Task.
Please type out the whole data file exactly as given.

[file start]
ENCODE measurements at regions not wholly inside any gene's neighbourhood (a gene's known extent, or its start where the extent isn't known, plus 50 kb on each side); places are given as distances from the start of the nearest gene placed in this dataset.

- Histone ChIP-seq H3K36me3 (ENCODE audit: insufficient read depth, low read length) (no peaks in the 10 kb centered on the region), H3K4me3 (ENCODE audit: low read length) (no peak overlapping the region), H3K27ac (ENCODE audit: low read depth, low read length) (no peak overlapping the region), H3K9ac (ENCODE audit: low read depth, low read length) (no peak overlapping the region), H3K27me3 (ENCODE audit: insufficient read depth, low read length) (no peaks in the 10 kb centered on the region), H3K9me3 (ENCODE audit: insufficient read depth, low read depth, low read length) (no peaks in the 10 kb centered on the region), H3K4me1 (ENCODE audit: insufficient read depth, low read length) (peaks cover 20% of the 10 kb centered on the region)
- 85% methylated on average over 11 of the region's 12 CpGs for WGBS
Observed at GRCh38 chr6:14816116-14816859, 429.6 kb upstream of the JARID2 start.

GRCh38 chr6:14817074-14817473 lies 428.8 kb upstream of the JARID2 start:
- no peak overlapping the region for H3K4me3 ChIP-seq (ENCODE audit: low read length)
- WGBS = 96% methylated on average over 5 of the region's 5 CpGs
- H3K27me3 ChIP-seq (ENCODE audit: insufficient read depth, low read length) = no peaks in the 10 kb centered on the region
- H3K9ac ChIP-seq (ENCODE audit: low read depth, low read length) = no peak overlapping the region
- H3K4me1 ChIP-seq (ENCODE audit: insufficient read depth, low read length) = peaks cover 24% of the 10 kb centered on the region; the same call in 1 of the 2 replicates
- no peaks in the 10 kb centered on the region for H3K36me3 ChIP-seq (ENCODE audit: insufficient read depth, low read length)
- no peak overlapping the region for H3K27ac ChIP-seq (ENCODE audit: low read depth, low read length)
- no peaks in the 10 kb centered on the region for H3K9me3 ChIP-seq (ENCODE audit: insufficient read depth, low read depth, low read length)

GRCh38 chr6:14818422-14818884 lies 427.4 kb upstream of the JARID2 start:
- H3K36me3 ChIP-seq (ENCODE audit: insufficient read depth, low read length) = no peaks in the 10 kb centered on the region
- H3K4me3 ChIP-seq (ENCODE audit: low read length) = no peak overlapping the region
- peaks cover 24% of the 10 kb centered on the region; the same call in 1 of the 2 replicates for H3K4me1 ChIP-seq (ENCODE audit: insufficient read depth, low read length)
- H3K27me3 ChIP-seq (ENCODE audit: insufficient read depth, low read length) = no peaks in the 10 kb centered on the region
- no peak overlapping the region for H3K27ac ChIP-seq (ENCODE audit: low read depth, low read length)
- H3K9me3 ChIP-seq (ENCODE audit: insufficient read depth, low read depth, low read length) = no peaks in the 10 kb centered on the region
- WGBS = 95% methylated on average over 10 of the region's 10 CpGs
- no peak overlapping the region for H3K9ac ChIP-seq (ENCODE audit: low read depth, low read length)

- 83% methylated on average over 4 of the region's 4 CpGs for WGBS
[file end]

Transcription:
ENCODE measurements at regions not wholly inside any gene's neighbourhood (a gene's known extent, or its start where the extent isn't known, plus 50 kb on each side); places are given as distances from the start of the nearest gene placed in this dataset.

- Histone ChIP-seq H3K36me3 (ENCODE audit: insufficient read depth, low read length) (no peaks in the 10 kb centered on the region), H3K4me3 (ENCODE audit: low read length) (no peak overlapping the region), H3K27ac (ENCODE audit: low read depth, low read length) (no peak overlapping the region), H3K9ac (ENCODE audit: low read depth, low read length) (no peak overlapping the region), H3K27me3 (ENCODE audit: insufficient read depth, low read length) (no peaks in the 10 kb centered on the region), H3K9me3 (ENCODE audit: insufficient read depth, low read depth, low read length) (no peaks in the 10 kb centered on the region), H3K4me1 (ENCODE audit: insufficient read depth, low read length) (peaks cover 20% of the 10 kb centered on the region)
- 85% methylated on average over 11 of the region's 12 CpGs for WGBS
Observed at GRCh38 chr6:14816116-14816859, 429.6 kb upstream of the JARID2 start.

GRCh38 chr6:14817074-14817473 lies 428.8 kb upstream of the JARID2 start:
- no peak overlapping the region for H3K4me3 ChIP-seq (ENCODE audit: low read length)
- WGBS = 96% methylated on average over 5 of the region's 5 CpGs
- H3K27me3 ChIP-seq (ENCODE audit: insufficient read depth, low read length) = no peaks in the 10 kb centered on the region
- H3K9ac ChIP-seq (ENCODE audit: low read depth, low read length) = no peak overlapping the region
- H3K4me1 ChIP-seq (ENCODE audit: insufficient read depth, low read length) = peaks cover 24% of the 10 kb centered on the region; the same call in 1 of the 2 replicates
- no peaks in the 10 kb centered on the region for H3K36me3 ChIP-seq (ENCODE audit: insufficient read depth, low read length)
- no peak overlapping the region for H3K27ac ChIP-seq (ENCODE audit: low read depth, low read length)
- no peaks in the 10 kb centered on the region for H3K9me3 ChIP-seq (ENCODE audit: insufficient read depth, low read depth, low read length)

GRCh38 chr6:14818422-14818884 lies 427.4 kb upstream of the JARID2 start:
- H3K36me3 ChIP-seq (ENCODE audit: insufficient read depth, low read length) = no peaks in the 10 kb centered on the region
- H3K4me3 ChIP-seq (ENCODE audit: low read length) = no peak overlapping the region
- peaks cover 24% of the 10 kb centered on the region; the same call in 1 of the 2 replicates for H3K4me1 ChIP-seq (ENCODE audit: insufficient read depth, low read length)
- H3K27me3 ChIP-seq (ENCODE audit: insufficient read depth, low read length) = no peaks in the 10 kb centered on the region
- no peak overlapping the region for H3K27ac ChIP-seq (ENCODE audit: low read depth, low read length)
- H3K9me3 ChIP-seq (ENCODE audit: insufficient read depth, low read depth, low read length) = no peaks in the 10 kb centered on the region
- WGBS = 95% methylated on average over 10 of the region's 10 CpGs
- no peak overlapping the region for H3K9ac ChIP-seq (ENCODE audit: low read depth, low read length)

- 83% methylated on average over 4 of the region's 4 CpGs for WGBS